Second, we need to mobilise the vibrant forces of democratic society.
For some time now, the Council of Europe has been a pioneer in addressing the risks posed to democracy and human rights through the abuse of the possibilities offered by the expansion of the internet.

This has been facilitated through the Budapest Convention and its additional protocol but also the European Commission against Racism and Intolerance and our work on internet governance.

It therefore gives me great pleasure to announce here that the Council of Europe will be launching a European campaign against hate speech online in March next year.

The idea for the campaign was conceptualised by the young people involved in the Advisory Council on Youth and is supported by the governmental partners of the Council of Europe.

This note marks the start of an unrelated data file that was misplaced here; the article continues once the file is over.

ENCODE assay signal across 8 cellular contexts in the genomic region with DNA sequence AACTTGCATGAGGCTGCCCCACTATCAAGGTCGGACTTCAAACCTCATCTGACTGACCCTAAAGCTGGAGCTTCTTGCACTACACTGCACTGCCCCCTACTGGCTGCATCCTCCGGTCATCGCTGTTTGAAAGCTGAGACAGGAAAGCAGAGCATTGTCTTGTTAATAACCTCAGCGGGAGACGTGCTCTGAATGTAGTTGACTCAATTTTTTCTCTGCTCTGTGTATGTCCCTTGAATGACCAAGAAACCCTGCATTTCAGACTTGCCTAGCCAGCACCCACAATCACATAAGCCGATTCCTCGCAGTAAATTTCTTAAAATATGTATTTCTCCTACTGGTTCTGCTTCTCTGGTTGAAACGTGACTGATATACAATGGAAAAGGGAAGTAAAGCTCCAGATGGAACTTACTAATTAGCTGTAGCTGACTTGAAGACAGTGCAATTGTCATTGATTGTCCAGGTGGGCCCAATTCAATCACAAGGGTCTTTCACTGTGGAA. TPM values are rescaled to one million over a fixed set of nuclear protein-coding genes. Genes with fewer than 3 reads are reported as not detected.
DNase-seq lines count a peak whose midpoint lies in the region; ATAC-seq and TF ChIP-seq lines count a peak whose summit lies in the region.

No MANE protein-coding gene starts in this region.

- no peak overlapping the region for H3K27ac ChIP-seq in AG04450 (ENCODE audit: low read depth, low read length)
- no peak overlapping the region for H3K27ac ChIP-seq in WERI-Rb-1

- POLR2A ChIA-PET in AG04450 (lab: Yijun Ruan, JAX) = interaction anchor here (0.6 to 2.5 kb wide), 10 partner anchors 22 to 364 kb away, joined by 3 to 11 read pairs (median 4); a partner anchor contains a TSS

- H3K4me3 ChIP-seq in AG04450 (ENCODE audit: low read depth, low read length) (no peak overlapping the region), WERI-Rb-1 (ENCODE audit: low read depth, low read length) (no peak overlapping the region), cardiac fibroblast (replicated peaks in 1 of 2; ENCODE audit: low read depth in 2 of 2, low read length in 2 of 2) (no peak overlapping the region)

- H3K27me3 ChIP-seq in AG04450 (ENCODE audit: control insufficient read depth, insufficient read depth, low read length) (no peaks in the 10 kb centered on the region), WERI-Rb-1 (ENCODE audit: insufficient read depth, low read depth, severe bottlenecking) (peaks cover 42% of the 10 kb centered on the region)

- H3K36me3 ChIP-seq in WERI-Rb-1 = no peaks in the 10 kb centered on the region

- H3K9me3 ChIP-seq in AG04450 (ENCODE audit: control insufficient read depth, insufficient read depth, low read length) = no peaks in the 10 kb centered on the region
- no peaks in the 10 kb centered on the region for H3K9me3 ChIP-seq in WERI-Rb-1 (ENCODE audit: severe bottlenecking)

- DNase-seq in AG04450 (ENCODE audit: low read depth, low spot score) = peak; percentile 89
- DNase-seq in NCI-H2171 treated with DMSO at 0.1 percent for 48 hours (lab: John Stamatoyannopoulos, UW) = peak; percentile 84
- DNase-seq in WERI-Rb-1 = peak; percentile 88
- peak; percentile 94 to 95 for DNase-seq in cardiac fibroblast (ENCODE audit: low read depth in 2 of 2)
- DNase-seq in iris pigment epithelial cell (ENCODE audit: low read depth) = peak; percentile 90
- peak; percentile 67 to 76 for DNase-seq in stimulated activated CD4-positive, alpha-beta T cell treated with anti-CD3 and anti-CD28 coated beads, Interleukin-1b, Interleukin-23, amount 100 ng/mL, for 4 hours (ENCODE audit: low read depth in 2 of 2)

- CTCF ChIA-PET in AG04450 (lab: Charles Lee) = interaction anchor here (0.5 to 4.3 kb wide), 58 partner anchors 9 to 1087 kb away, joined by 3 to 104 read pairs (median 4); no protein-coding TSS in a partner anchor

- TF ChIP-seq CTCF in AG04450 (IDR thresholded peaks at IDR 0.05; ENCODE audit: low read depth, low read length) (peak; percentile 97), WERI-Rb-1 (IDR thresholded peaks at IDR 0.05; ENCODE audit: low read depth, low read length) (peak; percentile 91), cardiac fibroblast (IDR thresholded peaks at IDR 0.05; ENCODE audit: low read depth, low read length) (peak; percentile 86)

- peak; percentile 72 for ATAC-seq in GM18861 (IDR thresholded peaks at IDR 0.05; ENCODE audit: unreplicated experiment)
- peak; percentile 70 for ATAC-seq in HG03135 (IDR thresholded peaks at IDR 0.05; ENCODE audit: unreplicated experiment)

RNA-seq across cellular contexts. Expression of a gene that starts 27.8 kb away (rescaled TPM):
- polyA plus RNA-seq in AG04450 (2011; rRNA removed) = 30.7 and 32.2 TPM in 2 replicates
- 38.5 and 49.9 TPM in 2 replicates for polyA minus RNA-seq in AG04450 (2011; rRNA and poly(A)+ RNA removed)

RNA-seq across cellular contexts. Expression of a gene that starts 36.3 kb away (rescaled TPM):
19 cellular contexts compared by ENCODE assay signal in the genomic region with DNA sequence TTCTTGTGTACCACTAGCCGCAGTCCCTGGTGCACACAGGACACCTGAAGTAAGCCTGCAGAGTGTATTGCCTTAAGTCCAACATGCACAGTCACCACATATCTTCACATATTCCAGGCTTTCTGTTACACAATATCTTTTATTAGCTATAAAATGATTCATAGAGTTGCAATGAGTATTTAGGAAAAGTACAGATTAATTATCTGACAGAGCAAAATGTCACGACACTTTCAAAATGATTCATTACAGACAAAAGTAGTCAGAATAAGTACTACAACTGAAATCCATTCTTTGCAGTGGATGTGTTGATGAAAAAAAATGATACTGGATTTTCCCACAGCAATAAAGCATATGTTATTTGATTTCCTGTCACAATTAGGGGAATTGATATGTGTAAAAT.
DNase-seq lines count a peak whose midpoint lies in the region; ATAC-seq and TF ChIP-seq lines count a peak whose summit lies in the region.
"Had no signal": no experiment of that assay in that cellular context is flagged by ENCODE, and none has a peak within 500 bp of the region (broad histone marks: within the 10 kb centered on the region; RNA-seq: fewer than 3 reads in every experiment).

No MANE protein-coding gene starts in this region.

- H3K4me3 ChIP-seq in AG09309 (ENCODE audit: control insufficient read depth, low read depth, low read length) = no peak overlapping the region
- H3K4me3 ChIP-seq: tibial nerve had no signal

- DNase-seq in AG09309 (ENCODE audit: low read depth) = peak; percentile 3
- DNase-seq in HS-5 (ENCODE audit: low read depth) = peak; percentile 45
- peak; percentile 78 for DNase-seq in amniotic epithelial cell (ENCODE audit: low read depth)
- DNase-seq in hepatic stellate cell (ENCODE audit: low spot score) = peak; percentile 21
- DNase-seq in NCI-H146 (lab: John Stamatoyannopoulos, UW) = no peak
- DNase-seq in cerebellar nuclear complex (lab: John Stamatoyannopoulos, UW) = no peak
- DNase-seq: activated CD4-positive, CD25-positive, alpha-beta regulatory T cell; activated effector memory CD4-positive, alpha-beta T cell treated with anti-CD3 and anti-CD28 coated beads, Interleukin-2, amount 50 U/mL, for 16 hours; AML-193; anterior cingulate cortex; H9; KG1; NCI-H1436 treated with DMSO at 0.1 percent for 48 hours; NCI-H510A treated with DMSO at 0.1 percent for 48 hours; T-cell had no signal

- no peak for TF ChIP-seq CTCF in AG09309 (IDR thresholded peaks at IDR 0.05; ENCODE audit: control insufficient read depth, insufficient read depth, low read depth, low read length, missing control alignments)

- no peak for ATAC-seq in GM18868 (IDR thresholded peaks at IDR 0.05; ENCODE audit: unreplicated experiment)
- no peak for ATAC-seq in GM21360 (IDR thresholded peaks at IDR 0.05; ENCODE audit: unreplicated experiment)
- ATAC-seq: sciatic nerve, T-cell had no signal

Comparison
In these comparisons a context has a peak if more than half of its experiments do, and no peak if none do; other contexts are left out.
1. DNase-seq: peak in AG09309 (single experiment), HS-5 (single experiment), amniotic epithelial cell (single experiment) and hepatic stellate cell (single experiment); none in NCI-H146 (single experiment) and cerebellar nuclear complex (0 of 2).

Their sense of responsibility and urgency, at a young age, make me proud.

This is a very important campaign for us because it represents our readiness to act online and to claim the internet as a space for citizenship and participation for young people.

Our campaign will be about raising awareness but will also reflect our capacity to stand up for the rights and values that we believe in. Without fear, but also without naivety.

This campaign also links nicely with the co-operation we enjoy with EEA and Norway Grants, as the donors plan national training workshops for youth bloggers in each of the 15 beneficiary states, along the lines of the one held last week here in Budapest. The Council of Europe and its European Youth Centre will help organise these workshops.

Third, and finally, I believe that in order for us to win the battle against hate speech, political leaders must assume greater responsibility.